‘Don’t mourn, organize!‘ is an expression often incorrectly supposed to be the last words spoken by labor activist and songwriter Joe Hill, who was charged with murder and executed in Utah in 1915. In truth, the expression is part of a telegram sent to Bill Haywood, the founding member and leader of the Industrial Workers of the World (IWW), in which Joe wrote, ‘Goodbye, Bill, I die like a true blue rebel. Don’t waste any time mourning. Organize!’ It wasn’t Joe’s last telegram; he sent another in which he implored Haywood, ‘Could you arrange to have my body hauled to the state line to be buried? I don’t want to be found dead in Utah.’
Since the death of Hill, the phrase has been used in association with other labor leaders’ deaths. The phrase has also been used in conjunction with a severe defeat and not the death of an individual.
Death from laughter is a rare form of death, usually resulting from cardiac arrest or asphyxiation, caused by a fit of laughter. Instances of death by laughter have been recorded from the times of ancient Greece to the modern day. Certain brain injuries can cause pathological, uncontrollable laughter such as infarction of the pons and medulla oblongata.
Laughter can cause atonia and collapse (‘gelastic syncope,’ a short episode of low blood pressure caused by laughter), which in turn can cause trauma. Gelastic seizures, a rare type of seizure that involves a sudden burst of energy, usually in the form of laughing or crying, can be due to focal lesions to the hypothalamus. Depending upon the size of the lesion, the emotional lability (mood swings) may be a sign of an acute condition, and not itself the cause of the fatality. Gelastic syncope has also been associated with the cerebellum.read more »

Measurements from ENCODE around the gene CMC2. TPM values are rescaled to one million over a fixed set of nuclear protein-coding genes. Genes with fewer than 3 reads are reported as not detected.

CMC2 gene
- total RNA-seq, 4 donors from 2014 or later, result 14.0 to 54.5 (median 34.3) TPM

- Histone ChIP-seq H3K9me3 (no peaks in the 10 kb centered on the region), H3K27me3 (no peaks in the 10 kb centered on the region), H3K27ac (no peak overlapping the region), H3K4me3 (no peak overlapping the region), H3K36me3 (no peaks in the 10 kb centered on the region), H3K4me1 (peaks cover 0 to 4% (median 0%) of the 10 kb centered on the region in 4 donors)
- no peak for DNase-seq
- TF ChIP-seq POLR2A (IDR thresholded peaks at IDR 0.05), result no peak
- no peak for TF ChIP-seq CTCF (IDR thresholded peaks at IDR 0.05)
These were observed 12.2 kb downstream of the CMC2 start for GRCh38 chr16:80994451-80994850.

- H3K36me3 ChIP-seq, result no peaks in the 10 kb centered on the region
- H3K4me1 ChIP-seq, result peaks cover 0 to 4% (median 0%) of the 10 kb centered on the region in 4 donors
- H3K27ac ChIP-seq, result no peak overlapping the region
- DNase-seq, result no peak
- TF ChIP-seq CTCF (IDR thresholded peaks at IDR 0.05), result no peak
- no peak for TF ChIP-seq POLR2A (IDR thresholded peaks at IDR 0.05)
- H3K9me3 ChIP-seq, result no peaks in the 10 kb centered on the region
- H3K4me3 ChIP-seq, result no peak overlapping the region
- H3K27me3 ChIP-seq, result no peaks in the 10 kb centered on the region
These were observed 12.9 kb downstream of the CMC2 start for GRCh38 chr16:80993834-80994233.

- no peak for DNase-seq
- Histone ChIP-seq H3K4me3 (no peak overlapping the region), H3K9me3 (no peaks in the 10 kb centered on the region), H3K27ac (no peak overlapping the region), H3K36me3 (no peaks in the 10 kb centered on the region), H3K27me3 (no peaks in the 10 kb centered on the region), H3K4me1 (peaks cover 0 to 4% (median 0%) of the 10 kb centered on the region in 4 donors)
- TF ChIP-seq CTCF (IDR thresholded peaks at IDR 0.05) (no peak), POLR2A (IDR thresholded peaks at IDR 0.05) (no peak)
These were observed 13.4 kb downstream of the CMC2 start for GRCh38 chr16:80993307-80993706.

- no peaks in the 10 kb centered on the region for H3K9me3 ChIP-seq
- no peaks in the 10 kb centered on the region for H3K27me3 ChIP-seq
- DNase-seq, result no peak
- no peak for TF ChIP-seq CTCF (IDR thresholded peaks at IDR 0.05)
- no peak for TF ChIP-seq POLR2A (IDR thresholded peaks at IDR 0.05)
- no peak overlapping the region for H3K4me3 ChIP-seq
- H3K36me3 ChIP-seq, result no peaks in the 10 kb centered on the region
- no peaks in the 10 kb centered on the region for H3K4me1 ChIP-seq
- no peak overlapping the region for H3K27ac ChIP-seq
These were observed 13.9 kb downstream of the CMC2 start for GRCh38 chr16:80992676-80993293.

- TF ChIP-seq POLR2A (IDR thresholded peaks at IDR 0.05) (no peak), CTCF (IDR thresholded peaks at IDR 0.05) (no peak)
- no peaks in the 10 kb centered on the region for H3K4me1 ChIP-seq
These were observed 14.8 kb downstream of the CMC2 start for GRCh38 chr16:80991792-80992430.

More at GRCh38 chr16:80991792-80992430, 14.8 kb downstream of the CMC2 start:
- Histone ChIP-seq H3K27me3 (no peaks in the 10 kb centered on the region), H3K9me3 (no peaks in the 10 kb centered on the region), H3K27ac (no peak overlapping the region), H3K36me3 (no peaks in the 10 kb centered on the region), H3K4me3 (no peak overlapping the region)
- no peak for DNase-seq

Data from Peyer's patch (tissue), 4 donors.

Survivor guilt is a mental condition that occurs when a person perceives themselves to have done wrong by surviving a traumatic event when others did not. It may be found among survivors of combat, natural disasters, epidemics, among the friends and family of those who have died by suicide, and in non-mortal situations such as among those whose colleagues are laid off. The experience and manifestation of survivor’s guilt will depend on an individual’s psychological profile.
The Diagnostic and Statistical Manual of Mental Disorders defines it as a significant symptom of post traumatic stress disorder (PTSD). Characteristic symptoms include anxiety and depression, social withdrawal, sleep disturbance and nightmares, physical complaints and mood swings with loss of drive.read more »
In the psychoanalysis of Sigmund Freud, afterwardsness is a ‘mode of belated understanding or retroactive attribution of [meaning] to earlier events… [from the German word] ‘Nachträglichkeit,’ translated as ‘deferred action, retroaction, après-coup, afterwardsness.’ As summarized by another scholar, ‘In one sense, Freud’s theory of deferred action can be simply stated: memory is reprinted, so to speak, in accordance with later experience.’